- Digital Scholarship
- The Second Half: Lectures
- WJEC Grand Opening Celebrations
- 3rd Annual Haunted Whaleship
- Book Signing: "A Genius at His Trade"
- Film: "Most Likely to Succeed"
- Lecture Series: Whales in the Heart of the Sea
- Cartography Conference
- An Evening of Yoga & Music
- The GAEA Summit
- Annual Family Activities
- Community Programs
- Annual Events
- Moby-Dick Marathon
- Past Programs
Harbor of Hope (8-12)
New Bedford’s successful whaling industry led to a society that was prosperous, diverse and mobile. Economic opportunities abounded and Quakers, free people of color, former slaves, Azoreans, Cape Verdeans and other immigrant groups seized the chance to achieve wealth and prominence both on shore and at sea. This program explores the social relationships forged by the nineteenth century’s booming whaling industry, focusing particularly on the experiences of African Americans, Cape Verdeans and Azoreans in New Bedford.
Learning standards will be met, as students:
- Understand the relationship between New Bedford’s economy and its social structure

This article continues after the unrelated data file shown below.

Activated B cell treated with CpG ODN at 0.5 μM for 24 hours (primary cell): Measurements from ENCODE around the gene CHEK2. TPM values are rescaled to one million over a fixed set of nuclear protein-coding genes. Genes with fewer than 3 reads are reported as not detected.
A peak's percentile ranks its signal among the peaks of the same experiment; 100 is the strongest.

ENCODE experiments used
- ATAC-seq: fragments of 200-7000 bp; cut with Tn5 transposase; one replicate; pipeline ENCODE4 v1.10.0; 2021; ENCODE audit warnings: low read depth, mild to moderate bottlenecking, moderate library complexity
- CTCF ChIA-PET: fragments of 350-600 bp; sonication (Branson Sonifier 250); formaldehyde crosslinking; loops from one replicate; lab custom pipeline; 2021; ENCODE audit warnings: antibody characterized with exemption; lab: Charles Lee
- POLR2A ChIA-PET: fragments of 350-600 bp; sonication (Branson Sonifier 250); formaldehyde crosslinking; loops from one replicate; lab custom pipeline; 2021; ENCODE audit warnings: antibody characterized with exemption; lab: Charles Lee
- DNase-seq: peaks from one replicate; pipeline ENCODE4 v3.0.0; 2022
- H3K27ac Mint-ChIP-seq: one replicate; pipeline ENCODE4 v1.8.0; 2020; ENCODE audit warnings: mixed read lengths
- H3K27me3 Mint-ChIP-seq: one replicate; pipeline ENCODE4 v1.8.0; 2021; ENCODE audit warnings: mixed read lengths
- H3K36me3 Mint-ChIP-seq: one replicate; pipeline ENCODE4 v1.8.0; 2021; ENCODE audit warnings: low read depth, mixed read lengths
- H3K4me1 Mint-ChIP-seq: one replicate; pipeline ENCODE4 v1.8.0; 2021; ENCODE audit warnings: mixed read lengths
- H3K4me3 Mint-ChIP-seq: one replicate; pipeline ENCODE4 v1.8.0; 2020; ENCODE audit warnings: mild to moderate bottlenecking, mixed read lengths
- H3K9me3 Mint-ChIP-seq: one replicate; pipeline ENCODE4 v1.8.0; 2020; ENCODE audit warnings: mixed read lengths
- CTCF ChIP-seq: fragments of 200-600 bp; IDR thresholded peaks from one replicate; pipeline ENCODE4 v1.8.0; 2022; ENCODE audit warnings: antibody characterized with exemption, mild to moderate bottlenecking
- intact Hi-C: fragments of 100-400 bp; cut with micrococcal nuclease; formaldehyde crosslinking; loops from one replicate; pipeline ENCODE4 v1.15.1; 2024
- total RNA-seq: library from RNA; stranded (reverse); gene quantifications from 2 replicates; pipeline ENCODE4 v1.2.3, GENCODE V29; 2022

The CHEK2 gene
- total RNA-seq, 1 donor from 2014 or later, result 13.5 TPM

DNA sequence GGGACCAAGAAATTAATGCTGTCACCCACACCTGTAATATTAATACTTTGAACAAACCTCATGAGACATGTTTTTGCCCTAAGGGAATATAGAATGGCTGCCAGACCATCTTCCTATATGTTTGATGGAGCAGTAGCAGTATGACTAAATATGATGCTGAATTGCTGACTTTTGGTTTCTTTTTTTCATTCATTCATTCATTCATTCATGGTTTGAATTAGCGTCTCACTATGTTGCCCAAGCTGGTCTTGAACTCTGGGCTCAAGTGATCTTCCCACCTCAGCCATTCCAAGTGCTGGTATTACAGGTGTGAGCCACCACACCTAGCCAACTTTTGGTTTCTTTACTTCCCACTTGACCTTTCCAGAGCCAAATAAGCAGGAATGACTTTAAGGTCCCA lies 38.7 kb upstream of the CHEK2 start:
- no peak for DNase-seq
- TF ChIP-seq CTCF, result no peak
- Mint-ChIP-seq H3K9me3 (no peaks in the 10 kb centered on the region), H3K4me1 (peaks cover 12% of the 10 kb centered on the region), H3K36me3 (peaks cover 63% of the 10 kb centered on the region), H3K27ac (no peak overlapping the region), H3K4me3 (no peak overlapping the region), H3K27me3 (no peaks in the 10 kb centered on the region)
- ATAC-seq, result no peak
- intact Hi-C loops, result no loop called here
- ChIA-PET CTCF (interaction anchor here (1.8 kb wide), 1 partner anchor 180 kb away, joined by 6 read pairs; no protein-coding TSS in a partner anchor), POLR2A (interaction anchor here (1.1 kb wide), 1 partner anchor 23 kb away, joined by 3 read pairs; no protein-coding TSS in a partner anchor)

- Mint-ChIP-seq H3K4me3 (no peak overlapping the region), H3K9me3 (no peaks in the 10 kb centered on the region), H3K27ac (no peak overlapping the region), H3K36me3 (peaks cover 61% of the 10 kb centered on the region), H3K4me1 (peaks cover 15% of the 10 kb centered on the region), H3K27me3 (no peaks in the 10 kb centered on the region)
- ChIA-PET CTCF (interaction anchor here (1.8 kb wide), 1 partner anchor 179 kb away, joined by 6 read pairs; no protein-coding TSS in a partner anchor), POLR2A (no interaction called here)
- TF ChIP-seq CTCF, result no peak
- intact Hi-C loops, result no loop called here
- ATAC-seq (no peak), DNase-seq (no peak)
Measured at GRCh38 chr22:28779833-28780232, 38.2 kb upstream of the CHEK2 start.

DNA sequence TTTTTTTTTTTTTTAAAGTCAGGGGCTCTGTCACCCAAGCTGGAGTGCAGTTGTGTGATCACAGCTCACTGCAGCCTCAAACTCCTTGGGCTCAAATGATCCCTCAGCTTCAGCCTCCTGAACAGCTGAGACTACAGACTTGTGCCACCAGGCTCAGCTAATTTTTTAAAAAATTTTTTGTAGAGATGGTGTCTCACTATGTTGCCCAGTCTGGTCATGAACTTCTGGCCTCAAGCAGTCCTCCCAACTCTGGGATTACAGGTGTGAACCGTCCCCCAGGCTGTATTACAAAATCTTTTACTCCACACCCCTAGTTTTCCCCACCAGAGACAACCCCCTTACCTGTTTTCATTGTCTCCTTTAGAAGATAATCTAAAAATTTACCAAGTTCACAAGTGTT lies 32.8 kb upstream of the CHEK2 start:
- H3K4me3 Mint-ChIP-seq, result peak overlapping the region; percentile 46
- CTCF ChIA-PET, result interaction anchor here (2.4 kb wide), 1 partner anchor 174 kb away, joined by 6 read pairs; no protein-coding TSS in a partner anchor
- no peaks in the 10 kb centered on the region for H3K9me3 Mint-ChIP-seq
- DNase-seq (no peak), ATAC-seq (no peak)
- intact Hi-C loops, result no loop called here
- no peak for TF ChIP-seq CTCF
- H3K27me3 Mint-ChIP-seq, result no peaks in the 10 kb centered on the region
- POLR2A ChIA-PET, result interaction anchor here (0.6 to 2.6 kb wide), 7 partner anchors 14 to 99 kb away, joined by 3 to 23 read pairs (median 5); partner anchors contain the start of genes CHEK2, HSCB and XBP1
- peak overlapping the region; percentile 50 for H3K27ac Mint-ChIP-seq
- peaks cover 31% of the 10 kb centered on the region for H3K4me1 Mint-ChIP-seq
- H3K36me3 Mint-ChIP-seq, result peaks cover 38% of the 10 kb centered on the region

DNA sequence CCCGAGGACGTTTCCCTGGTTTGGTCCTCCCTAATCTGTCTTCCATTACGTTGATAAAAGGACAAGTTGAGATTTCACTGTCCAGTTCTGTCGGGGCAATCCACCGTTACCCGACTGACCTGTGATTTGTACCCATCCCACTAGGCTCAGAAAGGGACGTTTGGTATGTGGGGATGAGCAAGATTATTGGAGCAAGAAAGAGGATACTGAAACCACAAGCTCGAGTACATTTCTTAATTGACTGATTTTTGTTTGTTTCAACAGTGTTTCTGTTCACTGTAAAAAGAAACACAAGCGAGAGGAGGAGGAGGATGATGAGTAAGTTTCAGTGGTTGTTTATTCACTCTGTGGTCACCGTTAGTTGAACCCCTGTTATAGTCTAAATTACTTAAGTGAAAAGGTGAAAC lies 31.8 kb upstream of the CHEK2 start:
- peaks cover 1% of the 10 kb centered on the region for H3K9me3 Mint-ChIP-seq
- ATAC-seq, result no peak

- Explore the contributions that different social groups made to the advancement of the whaling industry
- Investigate the evolution of the abolitionist movement in New Bedford
- Discuss the experiences that Quakers, Azoreans, Cape Verdeans and other immigrant groups had when they relocated to New Bedford
Pre-Visit Activities and Suggestions
Research the following figures: Frederick Douglass, Paul Cuffe, John Mashow, and Antone L. Sylvia
Who were they? What did they achieve while in New Bedford? How did the socioeconomic climate of New Bedford compare to other areas in the United States in the 19th century? Why?
New Bedford Whaling National Historical Park offers an Underground Railroad walking tour.